stories, none match the horror stories I've heard from some of my
compatriots who did their time with low-budget commuters.

--
Larry Fransson
Seattle, WA
  #6  
Old January 13th 04, 02:27 AM
[email protected]
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Peter Gibbons wrote:

So, all of that to tell you the origin of what I am asking:
Generally, how many hours can a full-time CFI expect to fly in a year?


I flew 546 hours last year as a full time flight instructor. It was
my best year ever!... and my first year as a full time flight instructor,
after I retired (at age 50) from Hewlett-Packard. My business is
picking up, and I expect to fly about 750 hours in 2004.

Best regards,

Jer/ "Flight instruction and mountain flying are my vocation!" Eberhard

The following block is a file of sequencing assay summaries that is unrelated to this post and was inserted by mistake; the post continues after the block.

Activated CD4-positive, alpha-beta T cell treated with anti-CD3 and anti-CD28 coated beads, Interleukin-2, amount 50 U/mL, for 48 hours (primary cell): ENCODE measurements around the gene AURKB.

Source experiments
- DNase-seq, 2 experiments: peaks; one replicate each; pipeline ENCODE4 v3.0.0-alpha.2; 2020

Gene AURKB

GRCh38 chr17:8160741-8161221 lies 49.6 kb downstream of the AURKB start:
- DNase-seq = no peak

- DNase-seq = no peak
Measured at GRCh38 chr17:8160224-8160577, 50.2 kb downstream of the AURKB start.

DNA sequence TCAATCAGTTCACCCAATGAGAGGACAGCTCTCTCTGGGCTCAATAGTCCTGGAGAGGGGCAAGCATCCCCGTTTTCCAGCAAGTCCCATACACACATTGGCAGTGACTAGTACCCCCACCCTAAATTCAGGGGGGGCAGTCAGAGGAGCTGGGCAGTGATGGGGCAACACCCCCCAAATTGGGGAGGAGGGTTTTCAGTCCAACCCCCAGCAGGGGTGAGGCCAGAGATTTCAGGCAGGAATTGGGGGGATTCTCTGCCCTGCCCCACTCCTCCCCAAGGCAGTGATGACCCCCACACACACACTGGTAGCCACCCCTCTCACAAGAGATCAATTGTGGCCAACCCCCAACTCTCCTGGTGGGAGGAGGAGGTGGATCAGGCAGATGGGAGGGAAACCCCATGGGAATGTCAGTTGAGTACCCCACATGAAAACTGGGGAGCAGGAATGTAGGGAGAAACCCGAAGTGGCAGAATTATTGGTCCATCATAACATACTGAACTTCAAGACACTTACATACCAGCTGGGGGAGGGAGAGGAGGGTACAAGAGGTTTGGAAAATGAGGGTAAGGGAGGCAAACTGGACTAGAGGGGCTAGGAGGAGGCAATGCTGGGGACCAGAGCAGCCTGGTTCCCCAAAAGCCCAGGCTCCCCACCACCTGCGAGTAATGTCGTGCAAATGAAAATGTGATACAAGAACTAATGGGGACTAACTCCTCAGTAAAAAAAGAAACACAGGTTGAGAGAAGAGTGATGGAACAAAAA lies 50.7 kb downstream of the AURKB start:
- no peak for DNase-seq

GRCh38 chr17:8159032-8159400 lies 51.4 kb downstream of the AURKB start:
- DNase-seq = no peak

--
Jer/ (Slash) Eberhard, Mountain Flying Aviation, LTD, Ft Collins, CO
CELL 970 231-6325 EMAIL jer'at'frii.com WEB http://www.frii.net/~jer
C-206 N9513G, CFII Airplane&Glider, FAA-DEN Aviation Safety Counselor
CAP-CO Mission&Aircraft CheckPilot, BM218 HAM N0FZD, 197 Young Eagles!
  #7  
Old January 13th 04, 02:43 AM
C J Campbell
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I personally am logging about 400 hours per year, even though Seattle
weather has me grounded most of the time during the winter months.


  #8  
Old January 14th 04, 06:33 AM
\T\ Tung
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If you were a few years younger, you might have considered the
military. However, maximum age for USAF pilot training is 30 years
old at time of entry, and the application process would take about a
year, and they don't give out waivers for cases like yours.

That's also assuming you have a 4-year degree (officers need college
degrees). In fact, to fly for most majors, having a degree is a major
factor (not part of minimum quals, but highly desirable--as in 95% of
new hires at the majors have college degrees),

"T" Tung
USAF, UAL, Boeing